The beef industry chain may start with the cow-calf producer, but the processing and retail game is where the rubber meets the road, or perhaps better phrased, where the pasture meets the plate.
So what’s new in packing, processing, retail, online shopping, restaurants, plant-based vs. meat consumption trends and consumer shopping habits?
These recent headlines give us some insight on the changing demographics of consumers. Some of these headlines may almost contradict themselves (see items four and five). However, one thing I think is certain — if we are to be successful in the highly competitive food space, we’ve got to appeal to our customers and meet them right where they are at.
That means pushing for cooking at home meals. We’ve got to make backyard barbecues trendy. How do people choose the right cut of meat? How do they prepare that beef cut? What are some easy, kid-friendly recipes? How do I cook once and dine twice? Why should consumers feel good about choosing meat compared to plant-based counterparts?
Consider these questions as you read these headlines. In future blog posts, we’ll discuss strategies for building relationships and best reaching our consumers right where they are during this uncertain and unpredictable year.
Krissa Welshans for Feedstuffs writes, “JBS USA has acquired a facility that was previously owned and operated by Mountain States Rosen out of bankruptcy through an auction process, a company spokesperson confirmed to Feedstuffs. Mountain States Rosen, a lamb meat processor in Greeley, Colo., that controls a fifth of the U.S. lamb market, filed for bankruptcy in April and liquidated its assets, including the facility in Greeley, which the company had purchased from JBS in 2016.”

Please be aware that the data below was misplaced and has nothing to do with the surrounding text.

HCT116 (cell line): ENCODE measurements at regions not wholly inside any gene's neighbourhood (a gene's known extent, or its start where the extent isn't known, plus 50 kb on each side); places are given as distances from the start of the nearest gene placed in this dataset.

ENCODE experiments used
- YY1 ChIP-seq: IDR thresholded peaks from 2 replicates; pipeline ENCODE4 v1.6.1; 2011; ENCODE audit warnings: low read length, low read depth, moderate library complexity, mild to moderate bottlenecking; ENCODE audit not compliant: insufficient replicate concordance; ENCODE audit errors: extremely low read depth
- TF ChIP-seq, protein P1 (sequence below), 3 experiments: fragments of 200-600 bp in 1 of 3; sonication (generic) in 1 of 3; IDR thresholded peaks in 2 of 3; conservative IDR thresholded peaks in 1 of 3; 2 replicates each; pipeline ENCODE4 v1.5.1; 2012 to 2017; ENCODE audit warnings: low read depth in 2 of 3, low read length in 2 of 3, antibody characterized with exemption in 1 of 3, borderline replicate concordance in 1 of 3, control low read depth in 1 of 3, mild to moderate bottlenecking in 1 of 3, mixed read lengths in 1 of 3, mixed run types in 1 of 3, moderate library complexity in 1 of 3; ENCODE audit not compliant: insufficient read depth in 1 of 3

As reported by GlobeNewswire, “Ahold Delhaize USA, the parent company of leading grocery brands Food Lion, Giant Food, The Giant Company, Hannaford and Stop & Shop, has announced new sustainability policies for genetically modified food (GMOs) and farm animal welfare.
“Under the new farm animal welfare policy, Ahold Delhaize USA companies expect suppliers of whole or single ingredient cattle products, whole pork products, whole or single ingredient poultry products and other whole or single-ingredient products derived from farm animals to have an established publicly-facing animal welfare policy, report annually that they meet animal welfare acceptable levels of assurance and disclose progress through an annual animal welfare assessment and provide adequate training in their native language to all individuals involved with the direct handling of animals throughout the supply chain.”
Michael Browne for Supermarket News writes, “During Amazon’s second quarter of 2020, the retail giant continued to see huge gains overall due the impact of COVID-19, with online grocery sales alone reaching three times last year’s figures.
“For the second quarter ended June 30, 2020, Amazon reported overall net income increased to $5.2 billion in the second quarter, or $10.30 per diluted share, compared with net income of $2.6 billion, or $5.22 per diluted share, in second quarter 2019. Net sales increased 40% to $88.9 billion in the second quarter, compared with $63.4 billion in second quarter 2019. Excluding the $582 million unfavorable impact from year-over-year changes in foreign exchange rates throughout the quarter, net sales increased 41% compared with second quarter 2019.”
Reuters reports, “Sales fell nearly 61% at the company's U.S. food service business, which supplies plant-based patties, chicken and sausages to fast-food chains like KFC and Dunkin Brands. Revenue from international restaurants more than halved to $7.2 million.”
Sally Ho for Green Queen writes, “According to a GlobalData report – an analytics firm working with 4,000 of the world’s biggest companies – almost 70% of the world population is reducing meat consumption or ditching it altogether, driven by astonishing facts about carbon-intensive animal agriculture. The coronavirus has only accelerated the trend, with consumers from Hong Kong to the U.S. showing increasing interest in plant-based meat alternatives.”
The opinions of Amanda Radke are not necessarily those of beefmagazine.com or Farm Progress.